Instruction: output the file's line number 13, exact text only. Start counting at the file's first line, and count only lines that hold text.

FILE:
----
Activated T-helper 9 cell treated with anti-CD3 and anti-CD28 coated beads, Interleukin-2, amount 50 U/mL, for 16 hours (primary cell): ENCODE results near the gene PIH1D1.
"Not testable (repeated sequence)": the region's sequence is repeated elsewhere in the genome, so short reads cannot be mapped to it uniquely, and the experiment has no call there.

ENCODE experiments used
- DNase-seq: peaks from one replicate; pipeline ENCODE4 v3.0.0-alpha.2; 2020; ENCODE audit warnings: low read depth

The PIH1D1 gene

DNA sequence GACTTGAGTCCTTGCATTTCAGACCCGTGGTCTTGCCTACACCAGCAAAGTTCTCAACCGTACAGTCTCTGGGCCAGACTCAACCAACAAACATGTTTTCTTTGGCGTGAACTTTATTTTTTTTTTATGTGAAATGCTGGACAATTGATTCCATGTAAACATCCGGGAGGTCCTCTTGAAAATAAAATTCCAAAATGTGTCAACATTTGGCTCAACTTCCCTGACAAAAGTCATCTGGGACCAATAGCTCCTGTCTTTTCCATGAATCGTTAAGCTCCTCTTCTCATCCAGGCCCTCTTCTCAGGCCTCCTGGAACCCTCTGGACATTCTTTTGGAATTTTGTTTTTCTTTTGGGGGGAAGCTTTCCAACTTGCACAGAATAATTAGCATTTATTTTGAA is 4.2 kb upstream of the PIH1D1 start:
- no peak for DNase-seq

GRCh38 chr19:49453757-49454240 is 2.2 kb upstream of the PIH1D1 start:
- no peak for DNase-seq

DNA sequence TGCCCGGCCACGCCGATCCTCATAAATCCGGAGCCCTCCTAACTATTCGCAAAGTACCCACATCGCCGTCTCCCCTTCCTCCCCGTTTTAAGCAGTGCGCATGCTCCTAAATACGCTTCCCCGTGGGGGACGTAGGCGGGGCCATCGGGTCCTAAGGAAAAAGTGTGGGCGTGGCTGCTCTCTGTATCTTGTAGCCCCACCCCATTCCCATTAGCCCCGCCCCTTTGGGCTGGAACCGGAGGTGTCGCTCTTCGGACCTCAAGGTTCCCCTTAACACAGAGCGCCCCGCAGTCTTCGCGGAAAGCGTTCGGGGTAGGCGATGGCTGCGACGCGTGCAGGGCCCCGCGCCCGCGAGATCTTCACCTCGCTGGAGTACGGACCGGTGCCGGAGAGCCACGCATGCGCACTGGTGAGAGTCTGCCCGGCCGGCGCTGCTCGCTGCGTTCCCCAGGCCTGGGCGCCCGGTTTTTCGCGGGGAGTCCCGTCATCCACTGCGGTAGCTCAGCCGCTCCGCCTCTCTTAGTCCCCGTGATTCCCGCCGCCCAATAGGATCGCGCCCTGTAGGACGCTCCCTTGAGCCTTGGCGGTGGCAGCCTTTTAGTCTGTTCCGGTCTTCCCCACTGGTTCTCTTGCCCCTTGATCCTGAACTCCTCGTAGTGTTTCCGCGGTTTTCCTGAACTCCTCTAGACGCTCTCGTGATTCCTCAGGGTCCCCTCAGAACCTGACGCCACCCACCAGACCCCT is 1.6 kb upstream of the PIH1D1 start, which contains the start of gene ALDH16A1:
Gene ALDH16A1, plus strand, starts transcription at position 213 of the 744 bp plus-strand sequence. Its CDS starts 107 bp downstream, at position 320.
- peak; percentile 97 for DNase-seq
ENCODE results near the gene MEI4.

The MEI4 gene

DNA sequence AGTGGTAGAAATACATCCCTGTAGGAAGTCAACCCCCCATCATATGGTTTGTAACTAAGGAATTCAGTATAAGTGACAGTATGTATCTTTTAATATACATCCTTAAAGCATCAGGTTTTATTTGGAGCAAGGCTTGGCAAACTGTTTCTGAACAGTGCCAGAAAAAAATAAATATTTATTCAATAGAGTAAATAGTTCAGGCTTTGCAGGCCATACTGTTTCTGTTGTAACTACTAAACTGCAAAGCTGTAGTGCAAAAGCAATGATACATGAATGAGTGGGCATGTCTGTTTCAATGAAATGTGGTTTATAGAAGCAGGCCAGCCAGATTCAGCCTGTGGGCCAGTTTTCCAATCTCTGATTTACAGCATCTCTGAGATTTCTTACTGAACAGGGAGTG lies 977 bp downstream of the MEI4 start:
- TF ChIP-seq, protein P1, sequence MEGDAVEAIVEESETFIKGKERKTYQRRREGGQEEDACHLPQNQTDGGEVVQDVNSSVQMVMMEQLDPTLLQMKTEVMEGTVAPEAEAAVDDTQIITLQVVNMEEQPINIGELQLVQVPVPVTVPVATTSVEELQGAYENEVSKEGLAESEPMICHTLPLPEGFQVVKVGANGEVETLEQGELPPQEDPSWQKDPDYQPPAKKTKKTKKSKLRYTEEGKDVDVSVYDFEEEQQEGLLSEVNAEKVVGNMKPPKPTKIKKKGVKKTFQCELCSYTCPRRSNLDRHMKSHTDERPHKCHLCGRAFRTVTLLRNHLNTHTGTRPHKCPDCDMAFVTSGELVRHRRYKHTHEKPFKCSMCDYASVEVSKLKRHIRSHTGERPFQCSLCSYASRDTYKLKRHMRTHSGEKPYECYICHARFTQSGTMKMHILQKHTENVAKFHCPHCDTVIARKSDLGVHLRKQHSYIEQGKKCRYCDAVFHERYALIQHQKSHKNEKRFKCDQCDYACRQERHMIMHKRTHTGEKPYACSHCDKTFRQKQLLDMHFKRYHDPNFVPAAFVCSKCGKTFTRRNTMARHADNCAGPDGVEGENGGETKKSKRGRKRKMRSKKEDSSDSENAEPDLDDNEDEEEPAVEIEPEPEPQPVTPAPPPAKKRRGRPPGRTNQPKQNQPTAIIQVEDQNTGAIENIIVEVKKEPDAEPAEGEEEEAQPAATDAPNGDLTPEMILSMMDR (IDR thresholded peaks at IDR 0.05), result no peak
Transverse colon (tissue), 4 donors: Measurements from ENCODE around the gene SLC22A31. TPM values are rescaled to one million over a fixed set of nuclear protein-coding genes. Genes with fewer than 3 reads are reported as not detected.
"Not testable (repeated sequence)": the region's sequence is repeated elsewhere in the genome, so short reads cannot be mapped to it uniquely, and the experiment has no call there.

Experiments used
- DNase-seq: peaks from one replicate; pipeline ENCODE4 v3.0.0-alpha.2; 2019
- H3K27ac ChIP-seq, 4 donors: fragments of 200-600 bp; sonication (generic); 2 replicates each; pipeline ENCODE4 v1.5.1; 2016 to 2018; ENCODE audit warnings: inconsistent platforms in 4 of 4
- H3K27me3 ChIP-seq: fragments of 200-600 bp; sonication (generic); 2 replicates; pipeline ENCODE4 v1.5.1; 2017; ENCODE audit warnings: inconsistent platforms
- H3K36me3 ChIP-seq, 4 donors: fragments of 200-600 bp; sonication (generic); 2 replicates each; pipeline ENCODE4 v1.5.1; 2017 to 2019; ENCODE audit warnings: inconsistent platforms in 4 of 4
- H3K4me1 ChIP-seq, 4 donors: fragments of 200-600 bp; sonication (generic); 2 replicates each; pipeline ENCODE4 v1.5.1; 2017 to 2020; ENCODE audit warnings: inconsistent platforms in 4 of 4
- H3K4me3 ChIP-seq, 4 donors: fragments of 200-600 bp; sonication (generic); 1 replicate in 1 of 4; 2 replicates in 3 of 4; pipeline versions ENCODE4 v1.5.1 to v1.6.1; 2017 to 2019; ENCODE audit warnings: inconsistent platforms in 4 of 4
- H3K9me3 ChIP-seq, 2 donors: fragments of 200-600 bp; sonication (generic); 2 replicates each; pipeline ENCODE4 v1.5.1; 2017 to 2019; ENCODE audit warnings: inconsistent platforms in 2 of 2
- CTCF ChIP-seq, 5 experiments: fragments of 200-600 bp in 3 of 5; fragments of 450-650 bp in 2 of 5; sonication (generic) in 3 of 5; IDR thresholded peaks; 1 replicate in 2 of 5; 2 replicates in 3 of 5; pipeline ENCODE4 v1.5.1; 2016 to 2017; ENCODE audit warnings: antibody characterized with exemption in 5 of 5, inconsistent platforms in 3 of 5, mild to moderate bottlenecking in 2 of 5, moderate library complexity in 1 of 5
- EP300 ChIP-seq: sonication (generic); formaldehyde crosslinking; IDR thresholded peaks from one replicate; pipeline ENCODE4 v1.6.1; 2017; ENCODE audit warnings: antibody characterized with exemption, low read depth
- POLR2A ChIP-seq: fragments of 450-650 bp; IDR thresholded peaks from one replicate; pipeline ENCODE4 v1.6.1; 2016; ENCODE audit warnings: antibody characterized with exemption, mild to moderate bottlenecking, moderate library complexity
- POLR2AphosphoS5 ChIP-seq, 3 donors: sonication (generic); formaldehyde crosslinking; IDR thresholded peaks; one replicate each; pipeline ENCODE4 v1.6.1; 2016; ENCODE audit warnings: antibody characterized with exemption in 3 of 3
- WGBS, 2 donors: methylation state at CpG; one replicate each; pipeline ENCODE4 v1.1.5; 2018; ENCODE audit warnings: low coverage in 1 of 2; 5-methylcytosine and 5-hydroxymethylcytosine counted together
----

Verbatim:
ENCODE results near the gene MEI4.